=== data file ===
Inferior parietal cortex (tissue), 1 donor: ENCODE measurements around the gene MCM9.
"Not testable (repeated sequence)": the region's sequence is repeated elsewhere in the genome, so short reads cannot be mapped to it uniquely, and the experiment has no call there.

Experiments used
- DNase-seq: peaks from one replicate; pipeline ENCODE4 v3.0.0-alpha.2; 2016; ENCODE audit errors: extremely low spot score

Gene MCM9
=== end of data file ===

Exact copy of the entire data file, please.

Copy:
Inferior parietal cortex (tissue), 1 donor: ENCODE measurements around the gene MCM9.
"Not testable (repeated sequence)": the region's sequence is repeated elsewhere in the genome, so short reads cannot be mapped to it uniquely, and the experiment has no call there.

Experiments used
- DNase-seq: peaks from one replicate; pipeline ENCODE4 v3.0.0-alpha.2; 2016; ENCODE audit errors: extremely low spot score

Gene MCM9